Dr. Saul E. Lankster II Earns Congressional Gold Medal

National University Associate Faculty Member is Recognized for His Role in the Civil Rights Movement

Dr. Saul Lankster
Dr. Saul Lankster with his daughter at the Congressional Gold Medal Ceremony in Washington, D.C.

National University Associate Faculty Member Dr. Saul E. Lankster II helped change American history. Now the Army Veteran who was arrested as a ‘foot soldier’ in the historic civil rights marches that gripped the nation more than a half century ago has a Congressional Gold Medal for his contributions.

Dr. Lankster, who holds a J.D. and teaches criminal justice and law at the Los Angeles campus of National University’s School of Professional Studies, was studying at Selma University in the early 1960’s when he became a student civil rights leader and protégé of Dr. Martin Luther King, Jr. He can be seen in episode six of the documentary Eyes on the Prize marching from Selma to Montgomery, Alabama. Dr. Lankster was arrested with many other notable leaders, including John Lewis, who now serves as a Congressman in Georgia, in the days leading up to the historic march across the Edmund Pettus Bridge.

Dr. Lankster was honored with Lewis and other foot soldiers in an elaborate ceremony Feb. 24 at the nation’s Capital that included remarks by House Speaker Paul Ryan and Senate Majority Leader Mitch McConnell and speeches by Senators Cory Booker of New Jersey and Jeff Sessions of Alabama, and by the bill’s sponsor, Congresswoman Terri Sewell. He joins a corps of Congressional Gold Medal recipients that include George Washington, Ulysses S. Grant, Charles Lindbergh, Dr. Jonas Salk, Robert F. Kennedy, and Jesse Owens.

“As I fought back tears several times during the Congressional Gold Medal ceremony, I thanked God for allowing me to live to see this recognition by our country,” Dr. Lankster said.

The Congressional Record notes that “on March 7, 1965, over 500 voting rights marchers known as `Foot Soldiers’ gathered on the Edmund Pettus Bridge in Selma, Alabama in peaceful protest of the denial of their most sacred and constitutionally protected right – the right to vote… As the Foot Soldiers crossed the Edmund Pettus Bridge, they were confronted by a wall of Alabama state troopers who brutally attacked and beat them. Americans across the country witnessed this tragic turn of events as news stations broadcasted the brutality on a day that would be later known as `Bloody Sunday.’”

Two days later, nearly 2,500 Foot Soldiers led by Dr. Martin Luther King, Jr., risked their lives once more and attempted a second peaceful march across the Edmund Pettus Bridge, but turned back at the end of the bridge while seeking protection from federal court for the march. A third march with some 8,000 Foot Soldiers protected by 2,000 Army soldiers and an almost equal number of National Guard members under federal command ended at the Alabama state Capitol in Montgomery on March 25, the number of participants swelling to 25,000 or more.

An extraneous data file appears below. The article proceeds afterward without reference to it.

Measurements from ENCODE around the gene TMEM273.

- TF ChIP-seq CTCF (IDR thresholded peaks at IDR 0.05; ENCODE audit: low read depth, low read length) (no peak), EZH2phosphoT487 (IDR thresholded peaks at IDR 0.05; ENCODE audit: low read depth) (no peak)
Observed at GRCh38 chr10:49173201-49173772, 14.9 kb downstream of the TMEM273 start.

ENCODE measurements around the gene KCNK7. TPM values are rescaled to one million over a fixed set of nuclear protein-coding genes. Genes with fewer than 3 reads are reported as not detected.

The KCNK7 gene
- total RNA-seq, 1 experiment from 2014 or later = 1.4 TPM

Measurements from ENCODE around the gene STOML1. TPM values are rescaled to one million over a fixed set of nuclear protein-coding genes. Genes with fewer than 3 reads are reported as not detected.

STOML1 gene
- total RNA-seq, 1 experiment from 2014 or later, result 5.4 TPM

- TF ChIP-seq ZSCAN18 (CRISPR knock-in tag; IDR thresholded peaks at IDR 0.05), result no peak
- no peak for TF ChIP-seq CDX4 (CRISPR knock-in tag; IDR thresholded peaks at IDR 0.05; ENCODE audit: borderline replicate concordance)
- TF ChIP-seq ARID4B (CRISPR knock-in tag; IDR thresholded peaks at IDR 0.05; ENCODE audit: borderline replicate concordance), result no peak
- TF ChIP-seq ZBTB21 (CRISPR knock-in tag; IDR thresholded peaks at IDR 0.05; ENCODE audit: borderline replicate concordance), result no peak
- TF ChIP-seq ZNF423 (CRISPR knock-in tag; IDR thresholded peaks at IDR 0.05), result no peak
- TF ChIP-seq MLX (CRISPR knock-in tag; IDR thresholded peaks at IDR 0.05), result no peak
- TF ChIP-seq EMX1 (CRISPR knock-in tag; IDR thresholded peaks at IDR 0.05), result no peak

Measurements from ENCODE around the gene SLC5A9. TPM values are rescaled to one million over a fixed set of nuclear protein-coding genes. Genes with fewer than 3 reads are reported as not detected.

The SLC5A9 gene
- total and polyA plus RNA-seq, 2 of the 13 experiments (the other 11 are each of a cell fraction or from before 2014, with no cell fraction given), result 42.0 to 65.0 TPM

President Lyndon Johnson signed the Voting Rights Act on Aug. 6 of that year. Dr. Lankster went on to serve with the Army in Vietnam. In 1967 he became the first African-American to work in the Compton Fire Department. He later joined the Compton Police Department and served several terms as a member of the Compton school board. Dr. Lankster earned his M.Ed from National University and his J.D. from Pacific Coast University School of Law, and he is married to Dr. Clara Amador-Lankster, an Associate Professor at the Sanford College of Education. For decades, he has delivered renditions of excerpts from several of Dr. King’s speeches in more than 1,000 performances at schools and federal offices across the state.

About National University
Founded in 1971, National University is the second-largest private, nonprofit institution of higher education in California. With 30,000 students and more than 230,000 alumni, National University is the flagship institution of the National University System. National University is dedicated to making lifelong learning opportunities accessible, challenging, and relevant to a diverse population of students. Four schools and two colleges – the College of Letters and Sciences; the Sanford College of Education; the School of Business and Management; the School of Engineering and Computing; the School of Health and Human Services; and the School of Professional Studies – offer more than 75 graduate and undergraduate degrees and 23 teacher credentials. Programs are offered at locations throughout California and across the nation, and are also available online. National University is headquartered in La Jolla, California. https://www.nu.edu/

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